A survey carried out by the Nigerian Bureau of Statistics NBS has indicated that 50.8 per cent of Nigerian children engage in child labour.
According to the 2017 Multiple Indicator Cluster Survey (MICS), these jobs include being street vendors, beggars, car washers or watchers and shoe shiners.
Analyzing the report of the survey, a Monitoring and Evaluation Specialist with UNICEF Mrs. Maureen Zubie-Okolo said northern Nigeria accounted for the highest burden of child labour of 56.8 per cent followed by North-West accounting for 55.1 per cent. South- South has 48.7 per cent; South-East 46.6 per cent, and South-West 38 per cent, respectively.
“The high level of diverse and tedious jobs that children execute in dangerous circumstances is particularly worrying.
“These jobs include being street vendors, beggars, car washers or watchers and shoe shiners. Others work as apprentice mechanics, hairdressers and bus conductors, while a large number work as domestic servants and farm hands.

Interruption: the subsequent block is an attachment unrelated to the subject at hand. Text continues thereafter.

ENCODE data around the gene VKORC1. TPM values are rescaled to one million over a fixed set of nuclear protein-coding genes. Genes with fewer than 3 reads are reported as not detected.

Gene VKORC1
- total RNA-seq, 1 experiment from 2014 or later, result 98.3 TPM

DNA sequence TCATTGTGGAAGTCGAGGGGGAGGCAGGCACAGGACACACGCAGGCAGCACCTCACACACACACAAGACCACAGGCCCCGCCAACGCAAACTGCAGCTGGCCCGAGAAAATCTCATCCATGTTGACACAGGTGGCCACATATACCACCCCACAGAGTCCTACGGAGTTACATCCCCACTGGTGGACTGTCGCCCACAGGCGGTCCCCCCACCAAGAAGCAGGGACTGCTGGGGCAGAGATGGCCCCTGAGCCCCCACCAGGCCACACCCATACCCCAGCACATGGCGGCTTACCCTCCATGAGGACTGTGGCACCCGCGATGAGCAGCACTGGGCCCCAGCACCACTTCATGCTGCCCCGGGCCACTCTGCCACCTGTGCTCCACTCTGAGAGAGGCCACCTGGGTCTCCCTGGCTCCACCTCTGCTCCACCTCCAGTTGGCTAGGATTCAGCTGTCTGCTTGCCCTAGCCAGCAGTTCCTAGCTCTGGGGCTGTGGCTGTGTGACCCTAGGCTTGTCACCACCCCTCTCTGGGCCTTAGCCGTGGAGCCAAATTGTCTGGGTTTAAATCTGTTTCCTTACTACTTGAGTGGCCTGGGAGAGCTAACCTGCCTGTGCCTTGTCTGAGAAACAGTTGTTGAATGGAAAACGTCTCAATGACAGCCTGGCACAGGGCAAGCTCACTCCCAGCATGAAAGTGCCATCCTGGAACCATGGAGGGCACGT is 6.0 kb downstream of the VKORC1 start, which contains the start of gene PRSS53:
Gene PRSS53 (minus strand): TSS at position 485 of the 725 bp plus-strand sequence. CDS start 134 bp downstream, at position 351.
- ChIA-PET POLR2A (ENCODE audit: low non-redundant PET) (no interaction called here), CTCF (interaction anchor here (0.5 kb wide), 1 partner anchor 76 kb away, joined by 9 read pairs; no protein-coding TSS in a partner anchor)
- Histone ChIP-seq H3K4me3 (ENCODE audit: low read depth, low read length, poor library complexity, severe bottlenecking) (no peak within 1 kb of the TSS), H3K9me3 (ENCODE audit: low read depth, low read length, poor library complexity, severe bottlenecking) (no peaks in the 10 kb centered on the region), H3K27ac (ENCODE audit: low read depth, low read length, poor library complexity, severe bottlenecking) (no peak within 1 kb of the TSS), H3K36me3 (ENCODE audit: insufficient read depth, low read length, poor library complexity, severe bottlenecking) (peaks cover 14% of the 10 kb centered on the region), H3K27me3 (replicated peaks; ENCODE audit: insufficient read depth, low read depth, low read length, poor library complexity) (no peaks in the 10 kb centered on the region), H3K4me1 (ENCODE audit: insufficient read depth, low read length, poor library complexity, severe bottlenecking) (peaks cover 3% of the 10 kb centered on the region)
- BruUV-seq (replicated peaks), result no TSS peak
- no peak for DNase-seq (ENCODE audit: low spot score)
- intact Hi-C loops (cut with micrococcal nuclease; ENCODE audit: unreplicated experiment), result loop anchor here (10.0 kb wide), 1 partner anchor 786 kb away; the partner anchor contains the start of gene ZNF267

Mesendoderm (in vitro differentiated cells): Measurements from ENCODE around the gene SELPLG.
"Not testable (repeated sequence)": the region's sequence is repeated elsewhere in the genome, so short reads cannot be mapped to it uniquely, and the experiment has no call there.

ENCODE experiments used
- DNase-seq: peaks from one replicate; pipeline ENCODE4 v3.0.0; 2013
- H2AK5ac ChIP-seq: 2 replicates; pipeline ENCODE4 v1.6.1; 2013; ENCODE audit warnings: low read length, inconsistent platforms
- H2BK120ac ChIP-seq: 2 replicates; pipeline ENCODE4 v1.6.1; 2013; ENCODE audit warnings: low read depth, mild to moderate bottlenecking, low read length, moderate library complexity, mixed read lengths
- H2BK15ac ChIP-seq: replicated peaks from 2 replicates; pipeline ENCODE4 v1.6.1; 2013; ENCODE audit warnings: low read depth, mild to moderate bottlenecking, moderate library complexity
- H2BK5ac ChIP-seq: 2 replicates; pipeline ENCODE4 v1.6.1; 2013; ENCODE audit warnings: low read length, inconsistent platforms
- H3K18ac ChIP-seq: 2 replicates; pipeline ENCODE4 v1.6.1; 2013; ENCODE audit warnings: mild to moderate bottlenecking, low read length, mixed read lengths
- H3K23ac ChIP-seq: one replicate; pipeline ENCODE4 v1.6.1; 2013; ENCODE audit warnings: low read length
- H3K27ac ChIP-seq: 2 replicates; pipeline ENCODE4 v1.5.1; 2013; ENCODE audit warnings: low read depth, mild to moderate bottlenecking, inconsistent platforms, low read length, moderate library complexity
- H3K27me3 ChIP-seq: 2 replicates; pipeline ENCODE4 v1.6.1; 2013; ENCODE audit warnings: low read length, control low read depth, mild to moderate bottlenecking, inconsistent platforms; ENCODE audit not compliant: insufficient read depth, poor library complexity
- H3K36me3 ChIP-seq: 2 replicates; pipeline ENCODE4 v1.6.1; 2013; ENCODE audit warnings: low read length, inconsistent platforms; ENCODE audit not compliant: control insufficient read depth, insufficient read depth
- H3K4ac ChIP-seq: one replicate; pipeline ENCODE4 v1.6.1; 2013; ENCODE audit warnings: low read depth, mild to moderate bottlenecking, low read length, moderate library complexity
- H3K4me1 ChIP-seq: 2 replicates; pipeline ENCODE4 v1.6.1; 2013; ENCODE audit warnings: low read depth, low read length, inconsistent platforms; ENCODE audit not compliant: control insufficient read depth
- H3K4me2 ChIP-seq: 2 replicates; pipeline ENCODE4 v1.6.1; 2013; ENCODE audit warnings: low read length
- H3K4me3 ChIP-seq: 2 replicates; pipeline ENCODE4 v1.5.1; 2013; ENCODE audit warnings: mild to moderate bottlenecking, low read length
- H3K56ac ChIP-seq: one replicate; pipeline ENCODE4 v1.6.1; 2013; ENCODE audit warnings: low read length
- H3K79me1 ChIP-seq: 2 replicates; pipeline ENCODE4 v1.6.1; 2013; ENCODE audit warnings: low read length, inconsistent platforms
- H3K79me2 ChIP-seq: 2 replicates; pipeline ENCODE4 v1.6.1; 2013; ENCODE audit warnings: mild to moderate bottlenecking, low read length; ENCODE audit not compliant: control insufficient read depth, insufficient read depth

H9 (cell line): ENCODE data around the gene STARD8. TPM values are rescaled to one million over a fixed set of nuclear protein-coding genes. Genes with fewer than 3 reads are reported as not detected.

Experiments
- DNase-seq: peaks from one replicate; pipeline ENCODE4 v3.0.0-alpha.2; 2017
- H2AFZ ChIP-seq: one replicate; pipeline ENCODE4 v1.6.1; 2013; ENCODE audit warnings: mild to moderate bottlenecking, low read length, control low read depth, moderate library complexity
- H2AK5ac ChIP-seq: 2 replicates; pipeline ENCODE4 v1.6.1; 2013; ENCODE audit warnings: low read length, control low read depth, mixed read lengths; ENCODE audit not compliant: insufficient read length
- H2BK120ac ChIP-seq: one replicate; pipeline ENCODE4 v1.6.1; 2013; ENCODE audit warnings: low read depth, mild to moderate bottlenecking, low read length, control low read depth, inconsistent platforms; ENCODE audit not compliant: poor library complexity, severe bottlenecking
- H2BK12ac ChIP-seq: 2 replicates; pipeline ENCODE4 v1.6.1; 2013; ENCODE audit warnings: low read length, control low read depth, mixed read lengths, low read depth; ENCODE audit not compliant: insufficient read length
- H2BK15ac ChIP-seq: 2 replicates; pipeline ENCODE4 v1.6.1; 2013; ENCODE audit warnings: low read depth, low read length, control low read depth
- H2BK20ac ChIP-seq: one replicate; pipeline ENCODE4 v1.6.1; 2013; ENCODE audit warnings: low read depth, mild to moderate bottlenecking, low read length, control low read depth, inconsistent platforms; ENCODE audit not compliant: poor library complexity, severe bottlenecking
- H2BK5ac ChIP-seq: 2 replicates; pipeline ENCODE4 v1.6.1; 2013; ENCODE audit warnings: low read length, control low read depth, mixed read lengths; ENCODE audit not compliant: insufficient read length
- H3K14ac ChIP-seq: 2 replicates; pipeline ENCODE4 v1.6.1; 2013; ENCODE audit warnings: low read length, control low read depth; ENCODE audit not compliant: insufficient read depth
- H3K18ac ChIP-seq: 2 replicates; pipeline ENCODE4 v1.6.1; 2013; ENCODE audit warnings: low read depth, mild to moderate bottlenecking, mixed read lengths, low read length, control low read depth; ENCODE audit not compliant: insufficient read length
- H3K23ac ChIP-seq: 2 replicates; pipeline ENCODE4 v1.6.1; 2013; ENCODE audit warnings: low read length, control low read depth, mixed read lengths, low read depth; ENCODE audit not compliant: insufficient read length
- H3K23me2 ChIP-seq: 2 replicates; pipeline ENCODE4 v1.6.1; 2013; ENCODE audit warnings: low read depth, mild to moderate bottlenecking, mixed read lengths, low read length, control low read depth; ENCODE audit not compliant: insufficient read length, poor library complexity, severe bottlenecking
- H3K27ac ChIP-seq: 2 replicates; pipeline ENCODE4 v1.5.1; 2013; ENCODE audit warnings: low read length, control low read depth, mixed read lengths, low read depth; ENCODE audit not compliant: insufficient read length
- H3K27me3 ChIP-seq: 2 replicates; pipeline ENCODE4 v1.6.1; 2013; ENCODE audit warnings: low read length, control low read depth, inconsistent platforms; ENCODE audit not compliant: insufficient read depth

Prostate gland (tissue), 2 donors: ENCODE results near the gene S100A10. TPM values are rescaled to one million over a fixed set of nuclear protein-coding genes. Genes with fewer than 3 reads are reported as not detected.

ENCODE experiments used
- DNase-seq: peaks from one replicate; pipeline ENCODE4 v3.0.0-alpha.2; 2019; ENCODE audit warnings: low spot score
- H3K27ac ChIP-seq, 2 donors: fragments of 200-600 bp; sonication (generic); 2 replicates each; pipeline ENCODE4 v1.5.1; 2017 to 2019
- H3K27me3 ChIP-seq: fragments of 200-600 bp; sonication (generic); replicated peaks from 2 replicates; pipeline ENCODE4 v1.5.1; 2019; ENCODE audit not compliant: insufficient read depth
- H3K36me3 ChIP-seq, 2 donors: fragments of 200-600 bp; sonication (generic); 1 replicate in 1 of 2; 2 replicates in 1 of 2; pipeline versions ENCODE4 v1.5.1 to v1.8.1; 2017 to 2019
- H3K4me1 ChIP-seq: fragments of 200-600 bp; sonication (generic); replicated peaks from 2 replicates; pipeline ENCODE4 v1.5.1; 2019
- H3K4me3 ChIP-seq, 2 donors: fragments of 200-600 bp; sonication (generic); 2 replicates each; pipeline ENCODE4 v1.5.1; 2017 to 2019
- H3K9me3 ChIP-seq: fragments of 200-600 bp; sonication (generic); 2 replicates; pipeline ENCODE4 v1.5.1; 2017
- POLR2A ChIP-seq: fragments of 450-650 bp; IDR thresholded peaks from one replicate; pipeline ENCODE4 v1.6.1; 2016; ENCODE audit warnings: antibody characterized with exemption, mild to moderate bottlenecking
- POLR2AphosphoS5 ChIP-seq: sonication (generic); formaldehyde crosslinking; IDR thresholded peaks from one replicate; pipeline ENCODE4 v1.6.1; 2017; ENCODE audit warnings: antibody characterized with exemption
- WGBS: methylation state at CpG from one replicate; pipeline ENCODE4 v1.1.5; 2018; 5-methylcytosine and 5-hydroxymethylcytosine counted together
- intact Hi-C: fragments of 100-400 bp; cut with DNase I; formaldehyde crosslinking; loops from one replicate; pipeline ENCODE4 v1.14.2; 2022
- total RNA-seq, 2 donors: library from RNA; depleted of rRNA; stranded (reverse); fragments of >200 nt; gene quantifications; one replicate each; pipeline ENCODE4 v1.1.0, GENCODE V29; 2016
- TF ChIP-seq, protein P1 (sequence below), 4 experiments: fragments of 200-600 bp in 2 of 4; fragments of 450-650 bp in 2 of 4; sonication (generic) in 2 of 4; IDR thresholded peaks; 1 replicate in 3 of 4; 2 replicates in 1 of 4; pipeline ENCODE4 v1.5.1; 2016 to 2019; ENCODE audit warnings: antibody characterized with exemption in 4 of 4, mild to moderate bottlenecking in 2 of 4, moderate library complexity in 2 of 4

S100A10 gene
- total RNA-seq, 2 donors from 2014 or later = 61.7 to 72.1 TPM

“Traditionally, children have worked with their families, but today children are forced to work for their own and their family’s survival.
“The money earned by child family members has become a significant part of poor families’ income.
“These children who work suffer from fatigue, irregular attendance at school, lack of comprehension and motivation, improper socialisation, exposure to risk of sexual abuse, high likelihood of being involved in crime.
“These children who are mostly young girls, should be in school but instead, they are in the market hawking food items because their families need the extra income,” she said.
She regretted that traditionally, children have worked with their families, but today children are forced to work for their own and their family’s survival.
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